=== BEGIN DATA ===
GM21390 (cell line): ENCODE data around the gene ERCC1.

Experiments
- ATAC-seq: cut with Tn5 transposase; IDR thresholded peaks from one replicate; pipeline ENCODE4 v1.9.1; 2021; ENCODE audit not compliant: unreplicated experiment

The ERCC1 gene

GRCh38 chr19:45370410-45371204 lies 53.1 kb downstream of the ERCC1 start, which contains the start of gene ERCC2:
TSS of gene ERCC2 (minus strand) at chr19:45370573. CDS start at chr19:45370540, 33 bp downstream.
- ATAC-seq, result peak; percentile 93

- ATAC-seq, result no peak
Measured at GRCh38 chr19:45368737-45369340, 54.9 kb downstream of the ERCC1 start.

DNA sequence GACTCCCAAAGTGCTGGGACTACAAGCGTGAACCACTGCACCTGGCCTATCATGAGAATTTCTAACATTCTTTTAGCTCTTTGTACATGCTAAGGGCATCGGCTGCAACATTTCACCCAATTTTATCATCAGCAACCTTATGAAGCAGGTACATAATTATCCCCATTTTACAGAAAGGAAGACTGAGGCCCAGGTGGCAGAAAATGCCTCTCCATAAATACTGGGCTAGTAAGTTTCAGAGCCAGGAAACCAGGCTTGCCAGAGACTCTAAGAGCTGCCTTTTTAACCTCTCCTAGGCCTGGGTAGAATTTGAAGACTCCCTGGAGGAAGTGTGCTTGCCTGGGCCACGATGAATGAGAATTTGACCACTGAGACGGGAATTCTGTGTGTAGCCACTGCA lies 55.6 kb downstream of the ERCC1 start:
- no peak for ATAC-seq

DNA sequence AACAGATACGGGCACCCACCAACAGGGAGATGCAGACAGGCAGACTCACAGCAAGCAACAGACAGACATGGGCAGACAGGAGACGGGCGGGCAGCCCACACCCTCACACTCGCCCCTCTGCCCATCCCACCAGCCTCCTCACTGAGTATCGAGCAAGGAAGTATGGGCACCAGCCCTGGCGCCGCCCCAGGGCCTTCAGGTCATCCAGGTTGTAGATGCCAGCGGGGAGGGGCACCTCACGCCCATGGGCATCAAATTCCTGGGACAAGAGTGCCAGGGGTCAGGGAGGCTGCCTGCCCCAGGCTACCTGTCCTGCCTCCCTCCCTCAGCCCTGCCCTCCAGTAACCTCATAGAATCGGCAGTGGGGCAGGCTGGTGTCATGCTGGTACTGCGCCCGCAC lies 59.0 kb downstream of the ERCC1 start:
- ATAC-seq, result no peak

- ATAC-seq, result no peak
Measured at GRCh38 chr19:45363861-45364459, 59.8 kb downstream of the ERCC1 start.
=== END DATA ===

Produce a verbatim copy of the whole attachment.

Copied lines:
GM21390 (cell line): ENCODE data around the gene ERCC1.

Experiments
- ATAC-seq: cut with Tn5 transposase; IDR thresholded peaks from one replicate; pipeline ENCODE4 v1.9.1; 2021; ENCODE audit not compliant: unreplicated experiment

The ERCC1 gene

GRCh38 chr19:45370410-45371204 lies 53.1 kb downstream of the ERCC1 start, which contains the start of gene ERCC2:
TSS of gene ERCC2 (minus strand) at chr19:45370573. CDS start at chr19:45370540, 33 bp downstream.
- ATAC-seq, result peak; percentile 93

- ATAC-seq, result no peak
Measured at GRCh38 chr19:45368737-45369340, 54.9 kb downstream of the ERCC1 start.

DNA sequence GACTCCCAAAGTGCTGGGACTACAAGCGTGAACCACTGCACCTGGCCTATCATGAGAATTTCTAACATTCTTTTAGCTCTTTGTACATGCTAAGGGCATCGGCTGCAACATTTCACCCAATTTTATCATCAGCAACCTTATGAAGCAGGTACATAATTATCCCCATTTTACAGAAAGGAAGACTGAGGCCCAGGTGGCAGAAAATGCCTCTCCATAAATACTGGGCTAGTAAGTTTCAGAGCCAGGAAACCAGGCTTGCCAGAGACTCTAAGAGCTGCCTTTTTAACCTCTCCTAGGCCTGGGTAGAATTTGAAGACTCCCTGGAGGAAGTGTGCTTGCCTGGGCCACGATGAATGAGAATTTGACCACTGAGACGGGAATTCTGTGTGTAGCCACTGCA lies 55.6 kb downstream of the ERCC1 start:
- no peak for ATAC-seq

DNA sequence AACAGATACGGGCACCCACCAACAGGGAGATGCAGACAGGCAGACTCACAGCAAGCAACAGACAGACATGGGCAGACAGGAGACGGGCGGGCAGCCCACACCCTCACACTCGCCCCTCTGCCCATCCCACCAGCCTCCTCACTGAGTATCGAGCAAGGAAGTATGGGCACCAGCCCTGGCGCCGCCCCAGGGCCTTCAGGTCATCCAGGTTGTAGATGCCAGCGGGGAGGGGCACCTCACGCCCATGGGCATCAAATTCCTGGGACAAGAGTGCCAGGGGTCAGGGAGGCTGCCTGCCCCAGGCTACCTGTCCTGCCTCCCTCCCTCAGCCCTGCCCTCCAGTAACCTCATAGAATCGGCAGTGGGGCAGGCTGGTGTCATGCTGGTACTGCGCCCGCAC lies 59.0 kb downstream of the ERCC1 start:
- ATAC-seq, result no peak

- ATAC-seq, result no peak
Measured at GRCh38 chr19:45363861-45364459, 59.8 kb downstream of the ERCC1 start.